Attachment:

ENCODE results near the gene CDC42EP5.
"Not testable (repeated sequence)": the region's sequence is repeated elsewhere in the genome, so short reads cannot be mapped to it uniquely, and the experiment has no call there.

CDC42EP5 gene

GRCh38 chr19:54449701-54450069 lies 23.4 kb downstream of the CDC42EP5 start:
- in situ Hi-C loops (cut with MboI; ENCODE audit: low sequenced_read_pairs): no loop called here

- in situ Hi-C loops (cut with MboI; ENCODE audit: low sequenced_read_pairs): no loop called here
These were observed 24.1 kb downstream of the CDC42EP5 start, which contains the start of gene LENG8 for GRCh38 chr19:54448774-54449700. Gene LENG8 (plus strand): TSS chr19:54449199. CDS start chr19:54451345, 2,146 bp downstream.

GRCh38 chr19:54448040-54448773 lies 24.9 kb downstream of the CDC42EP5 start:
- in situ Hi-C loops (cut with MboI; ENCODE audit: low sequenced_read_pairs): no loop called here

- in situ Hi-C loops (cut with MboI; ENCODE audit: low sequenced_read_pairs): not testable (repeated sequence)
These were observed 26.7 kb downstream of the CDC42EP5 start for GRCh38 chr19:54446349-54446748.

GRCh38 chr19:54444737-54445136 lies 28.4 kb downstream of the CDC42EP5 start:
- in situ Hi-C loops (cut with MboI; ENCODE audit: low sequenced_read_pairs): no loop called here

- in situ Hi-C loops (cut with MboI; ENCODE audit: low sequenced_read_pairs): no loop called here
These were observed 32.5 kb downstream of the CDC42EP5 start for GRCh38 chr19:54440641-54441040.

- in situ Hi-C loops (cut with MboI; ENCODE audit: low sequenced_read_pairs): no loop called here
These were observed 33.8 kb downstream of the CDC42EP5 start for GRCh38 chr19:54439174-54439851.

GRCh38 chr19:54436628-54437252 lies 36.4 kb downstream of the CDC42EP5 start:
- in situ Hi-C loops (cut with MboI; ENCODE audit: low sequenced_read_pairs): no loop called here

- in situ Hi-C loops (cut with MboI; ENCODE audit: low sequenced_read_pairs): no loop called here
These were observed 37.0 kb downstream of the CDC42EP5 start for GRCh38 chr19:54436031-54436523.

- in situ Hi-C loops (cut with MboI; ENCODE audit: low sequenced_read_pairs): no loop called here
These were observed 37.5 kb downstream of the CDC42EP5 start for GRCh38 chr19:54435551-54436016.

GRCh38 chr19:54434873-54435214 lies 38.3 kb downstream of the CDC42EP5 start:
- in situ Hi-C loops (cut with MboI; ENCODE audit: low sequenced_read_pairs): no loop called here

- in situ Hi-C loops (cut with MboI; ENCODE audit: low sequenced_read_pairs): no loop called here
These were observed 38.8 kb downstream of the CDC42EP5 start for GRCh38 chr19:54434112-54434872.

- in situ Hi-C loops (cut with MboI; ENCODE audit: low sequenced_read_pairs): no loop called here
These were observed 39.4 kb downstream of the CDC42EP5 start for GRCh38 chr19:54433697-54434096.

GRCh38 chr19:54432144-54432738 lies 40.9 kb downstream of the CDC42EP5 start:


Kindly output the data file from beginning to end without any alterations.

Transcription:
ENCODE results near the gene CDC42EP5.
"Not testable (repeated sequence)": the region's sequence is repeated elsewhere in the genome, so short reads cannot be mapped to it uniquely, and the experiment has no call there.

CDC42EP5 gene

GRCh38 chr19:54449701-54450069 lies 23.4 kb downstream of the CDC42EP5 start:
- in situ Hi-C loops (cut with MboI; ENCODE audit: low sequenced_read_pairs): no loop called here

- in situ Hi-C loops (cut with MboI; ENCODE audit: low sequenced_read_pairs): no loop called here
These were observed 24.1 kb downstream of the CDC42EP5 start, which contains the start of gene LENG8 for GRCh38 chr19:54448774-54449700. Gene LENG8 (plus strand): TSS chr19:54449199. CDS start chr19:54451345, 2,146 bp downstream.

GRCh38 chr19:54448040-54448773 lies 24.9 kb downstream of the CDC42EP5 start:
- in situ Hi-C loops (cut with MboI; ENCODE audit: low sequenced_read_pairs): no loop called here

- in situ Hi-C loops (cut with MboI; ENCODE audit: low sequenced_read_pairs): not testable (repeated sequence)
These were observed 26.7 kb downstream of the CDC42EP5 start for GRCh38 chr19:54446349-54446748.

GRCh38 chr19:54444737-54445136 lies 28.4 kb downstream of the CDC42EP5 start:
- in situ Hi-C loops (cut with MboI; ENCODE audit: low sequenced_read_pairs): no loop called here

- in situ Hi-C loops (cut with MboI; ENCODE audit: low sequenced_read_pairs): no loop called here
These were observed 32.5 kb downstream of the CDC42EP5 start for GRCh38 chr19:54440641-54441040.

- in situ Hi-C loops (cut with MboI; ENCODE audit: low sequenced_read_pairs): no loop called here
These were observed 33.8 kb downstream of the CDC42EP5 start for GRCh38 chr19:54439174-54439851.

GRCh38 chr19:54436628-54437252 lies 36.4 kb downstream of the CDC42EP5 start:
- in situ Hi-C loops (cut with MboI; ENCODE audit: low sequenced_read_pairs): no loop called here

- in situ Hi-C loops (cut with MboI; ENCODE audit: low sequenced_read_pairs): no loop called here
These were observed 37.0 kb downstream of the CDC42EP5 start for GRCh38 chr19:54436031-54436523.

- in situ Hi-C loops (cut with MboI; ENCODE audit: low sequenced_read_pairs): no loop called here
These were observed 37.5 kb downstream of the CDC42EP5 start for GRCh38 chr19:54435551-54436016.

GRCh38 chr19:54434873-54435214 lies 38.3 kb downstream of the CDC42EP5 start:
- in situ Hi-C loops (cut with MboI; ENCODE audit: low sequenced_read_pairs): no loop called here

- in situ Hi-C loops (cut with MboI; ENCODE audit: low sequenced_read_pairs): no loop called here
These were observed 38.8 kb downstream of the CDC42EP5 start for GRCh38 chr19:54434112-54434872.

- in situ Hi-C loops (cut with MboI; ENCODE audit: low sequenced_read_pairs): no loop called here
These were observed 39.4 kb downstream of the CDC42EP5 start for GRCh38 chr19:54433697-54434096.

GRCh38 chr19:54432144-54432738 lies 40.9 kb downstream of the CDC42EP5 start: